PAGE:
Cascade Juniper: Or….Is it pretty to fall off a cliff?

One year ago….

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This was Dave’s birthday present last year. Jerry bought it and I styled it.
It was done with the option of being either a cascade or an upright.
Today…..well, actually a week ago…

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As it is, its like, as Guy Guidry likes to say, a rabbit going down two holes, wait, that’s not right…. Like two dogs chasing a rabbit, nope, uh…. chasing two rabbits at one time? Sorry, I’m not good at folksy homilies.
Anyway, the tree is confuseled, disjointed, and un-hip, like, lacking in style, like a square. It has two masters, and is serving neither well.

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There’s the cascading branch

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And the back

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The side.
It has grown well in the year. Most of the original wire has been removed.

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Lets peek inside…

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It has a nice trunk with movement. The species is Juniperus procumbrens “nana”. Though perhaps it could be Juniperus squamata. The man we got it from seemed to think so.
I will say, this has mostly needle-like foliage. Or immature, if it were a procumbrens.
The main problem with the cascade style on this tree-

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is the cascading branch. It has no taper. Just as the main trunk on an upright should be thick at the base and taper to the top, the same applies for that cascading branch.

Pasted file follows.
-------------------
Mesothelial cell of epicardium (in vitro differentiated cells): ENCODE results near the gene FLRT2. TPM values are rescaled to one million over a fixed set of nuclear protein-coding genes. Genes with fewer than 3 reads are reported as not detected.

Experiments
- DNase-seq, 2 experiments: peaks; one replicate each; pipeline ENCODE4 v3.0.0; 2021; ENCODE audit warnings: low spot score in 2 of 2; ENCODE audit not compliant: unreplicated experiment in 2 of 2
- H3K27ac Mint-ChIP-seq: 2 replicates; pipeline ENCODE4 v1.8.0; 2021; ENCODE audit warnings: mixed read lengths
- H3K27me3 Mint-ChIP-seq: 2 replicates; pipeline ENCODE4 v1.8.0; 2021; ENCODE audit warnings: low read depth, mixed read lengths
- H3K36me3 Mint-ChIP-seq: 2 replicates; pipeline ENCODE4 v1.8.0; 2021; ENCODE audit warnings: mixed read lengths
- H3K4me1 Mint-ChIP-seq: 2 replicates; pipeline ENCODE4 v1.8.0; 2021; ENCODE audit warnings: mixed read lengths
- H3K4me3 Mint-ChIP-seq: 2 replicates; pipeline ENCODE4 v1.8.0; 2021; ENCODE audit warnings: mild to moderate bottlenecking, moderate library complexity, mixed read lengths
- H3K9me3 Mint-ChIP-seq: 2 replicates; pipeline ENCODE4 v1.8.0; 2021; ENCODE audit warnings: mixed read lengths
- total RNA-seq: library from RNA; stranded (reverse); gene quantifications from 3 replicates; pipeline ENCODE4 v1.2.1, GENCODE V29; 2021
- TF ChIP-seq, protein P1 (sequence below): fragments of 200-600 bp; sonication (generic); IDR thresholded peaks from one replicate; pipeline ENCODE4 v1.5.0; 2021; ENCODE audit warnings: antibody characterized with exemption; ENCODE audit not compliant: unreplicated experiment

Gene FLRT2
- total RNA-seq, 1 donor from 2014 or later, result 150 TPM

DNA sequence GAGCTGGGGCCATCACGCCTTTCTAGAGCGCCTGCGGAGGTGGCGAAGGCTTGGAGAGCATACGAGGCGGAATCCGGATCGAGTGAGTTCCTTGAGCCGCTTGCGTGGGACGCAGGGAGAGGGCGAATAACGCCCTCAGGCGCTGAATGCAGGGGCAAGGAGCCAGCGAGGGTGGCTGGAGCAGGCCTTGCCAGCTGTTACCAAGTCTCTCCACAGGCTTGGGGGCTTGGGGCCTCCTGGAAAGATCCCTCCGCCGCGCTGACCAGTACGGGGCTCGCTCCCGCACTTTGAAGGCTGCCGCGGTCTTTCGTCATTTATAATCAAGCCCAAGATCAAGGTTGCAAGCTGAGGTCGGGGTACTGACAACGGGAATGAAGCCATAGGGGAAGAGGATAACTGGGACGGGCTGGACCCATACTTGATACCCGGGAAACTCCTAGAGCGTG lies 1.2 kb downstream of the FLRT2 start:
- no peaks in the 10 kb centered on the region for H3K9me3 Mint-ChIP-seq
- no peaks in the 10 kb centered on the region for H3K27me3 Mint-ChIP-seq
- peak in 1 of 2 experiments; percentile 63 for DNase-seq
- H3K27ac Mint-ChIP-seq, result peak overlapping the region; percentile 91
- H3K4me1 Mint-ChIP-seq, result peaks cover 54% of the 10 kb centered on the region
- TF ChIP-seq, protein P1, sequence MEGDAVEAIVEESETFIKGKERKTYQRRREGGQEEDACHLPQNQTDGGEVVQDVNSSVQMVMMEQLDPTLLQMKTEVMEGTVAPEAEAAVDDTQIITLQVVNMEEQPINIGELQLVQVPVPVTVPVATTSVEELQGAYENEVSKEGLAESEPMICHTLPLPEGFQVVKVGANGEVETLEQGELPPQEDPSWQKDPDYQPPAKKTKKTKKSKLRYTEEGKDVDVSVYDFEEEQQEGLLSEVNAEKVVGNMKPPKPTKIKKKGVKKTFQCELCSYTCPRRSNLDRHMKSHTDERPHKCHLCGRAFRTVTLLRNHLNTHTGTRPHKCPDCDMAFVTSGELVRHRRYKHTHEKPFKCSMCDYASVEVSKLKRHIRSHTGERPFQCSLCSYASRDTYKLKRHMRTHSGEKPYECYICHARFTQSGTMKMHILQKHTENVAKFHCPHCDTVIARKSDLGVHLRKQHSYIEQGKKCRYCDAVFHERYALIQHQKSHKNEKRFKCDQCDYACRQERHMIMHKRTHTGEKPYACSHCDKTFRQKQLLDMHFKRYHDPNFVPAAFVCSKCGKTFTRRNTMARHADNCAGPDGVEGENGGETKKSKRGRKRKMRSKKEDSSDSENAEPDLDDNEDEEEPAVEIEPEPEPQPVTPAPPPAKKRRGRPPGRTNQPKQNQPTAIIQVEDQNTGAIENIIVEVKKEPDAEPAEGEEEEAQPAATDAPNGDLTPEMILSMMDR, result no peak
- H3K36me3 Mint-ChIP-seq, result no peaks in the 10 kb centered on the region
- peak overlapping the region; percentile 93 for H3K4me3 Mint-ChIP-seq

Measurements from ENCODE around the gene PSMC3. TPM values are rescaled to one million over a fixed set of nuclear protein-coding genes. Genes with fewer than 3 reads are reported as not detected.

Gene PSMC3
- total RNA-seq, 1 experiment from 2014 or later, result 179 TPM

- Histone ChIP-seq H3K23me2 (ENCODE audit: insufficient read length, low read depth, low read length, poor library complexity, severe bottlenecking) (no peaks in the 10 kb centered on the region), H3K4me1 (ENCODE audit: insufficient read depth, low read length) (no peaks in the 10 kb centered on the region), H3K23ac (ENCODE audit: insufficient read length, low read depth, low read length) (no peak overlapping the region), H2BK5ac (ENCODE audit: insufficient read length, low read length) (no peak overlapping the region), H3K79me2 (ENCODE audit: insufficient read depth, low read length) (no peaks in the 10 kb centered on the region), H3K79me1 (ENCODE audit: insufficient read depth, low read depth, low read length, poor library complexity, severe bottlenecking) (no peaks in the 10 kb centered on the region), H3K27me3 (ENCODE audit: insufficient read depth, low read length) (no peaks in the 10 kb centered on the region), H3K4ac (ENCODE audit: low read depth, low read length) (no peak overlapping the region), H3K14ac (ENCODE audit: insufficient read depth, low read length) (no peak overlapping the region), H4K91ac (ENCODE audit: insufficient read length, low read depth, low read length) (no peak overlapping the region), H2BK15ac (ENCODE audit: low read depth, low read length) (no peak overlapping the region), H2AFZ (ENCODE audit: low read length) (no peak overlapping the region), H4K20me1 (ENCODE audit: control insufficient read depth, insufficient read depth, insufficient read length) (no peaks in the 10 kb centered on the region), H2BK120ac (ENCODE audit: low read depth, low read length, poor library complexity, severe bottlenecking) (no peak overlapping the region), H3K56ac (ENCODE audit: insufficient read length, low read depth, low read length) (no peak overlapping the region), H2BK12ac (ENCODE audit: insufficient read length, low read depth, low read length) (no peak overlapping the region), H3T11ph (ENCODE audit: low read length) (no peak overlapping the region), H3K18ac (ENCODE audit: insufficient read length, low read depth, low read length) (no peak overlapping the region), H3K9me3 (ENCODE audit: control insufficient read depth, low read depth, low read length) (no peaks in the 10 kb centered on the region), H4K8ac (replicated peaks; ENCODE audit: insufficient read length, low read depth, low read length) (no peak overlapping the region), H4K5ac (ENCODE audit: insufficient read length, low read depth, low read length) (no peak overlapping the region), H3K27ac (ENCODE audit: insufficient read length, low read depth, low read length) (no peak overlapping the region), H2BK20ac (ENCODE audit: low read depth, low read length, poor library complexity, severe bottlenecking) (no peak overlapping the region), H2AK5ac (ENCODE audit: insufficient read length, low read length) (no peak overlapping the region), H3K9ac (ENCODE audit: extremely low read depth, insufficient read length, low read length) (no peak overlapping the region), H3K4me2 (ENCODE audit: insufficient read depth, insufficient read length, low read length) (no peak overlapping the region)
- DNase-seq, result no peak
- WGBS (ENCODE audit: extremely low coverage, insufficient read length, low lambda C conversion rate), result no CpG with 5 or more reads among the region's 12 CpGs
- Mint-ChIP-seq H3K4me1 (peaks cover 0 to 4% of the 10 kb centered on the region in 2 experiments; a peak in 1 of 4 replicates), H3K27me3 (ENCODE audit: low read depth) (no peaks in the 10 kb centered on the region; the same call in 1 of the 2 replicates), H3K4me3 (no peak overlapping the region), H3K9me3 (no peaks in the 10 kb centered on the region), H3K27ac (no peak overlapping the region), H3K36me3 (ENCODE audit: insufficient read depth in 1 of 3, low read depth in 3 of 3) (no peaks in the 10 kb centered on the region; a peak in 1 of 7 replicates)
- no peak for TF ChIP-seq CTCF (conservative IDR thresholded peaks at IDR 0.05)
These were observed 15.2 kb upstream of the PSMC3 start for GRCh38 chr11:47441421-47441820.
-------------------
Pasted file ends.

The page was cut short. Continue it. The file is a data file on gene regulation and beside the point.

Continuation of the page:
Soooo…no more talk. Snip

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That was easy.
By cutting this off, it gives us an opportunity to introduce more deadwood into the design. And, as they say, ” The difference between western junipers and eastern junipers is the amount of deadwood.”
Out come the Jin pliers

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Next, lets look at the other side.

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These branches are too long. They actually cascade over the other side.

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And they obscure that trunk with all the soon-to-be spectacularized Jin.

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And current Jin.

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Now, to clean out the unneeded buds and browned out foliage. This time of year I get a lot of emails and calls saying ” Oh no! My junipers are turning all brown!”
Not to worry, it’s just old foliage that’s not needed anymore by the tree. As long as the tips are nice and verdant you have nothing to worry about.

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Here we are. Front.

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Rear. Hmmmnnn….

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Side…..interesting….

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And this was the cascade side.
Now for some wire……
(One week later….I don’t usually wait this long but, hey, I’ve been busy.)

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That’s Dave wiring the tree. We are at the CFBC anti-Black Friday workshop.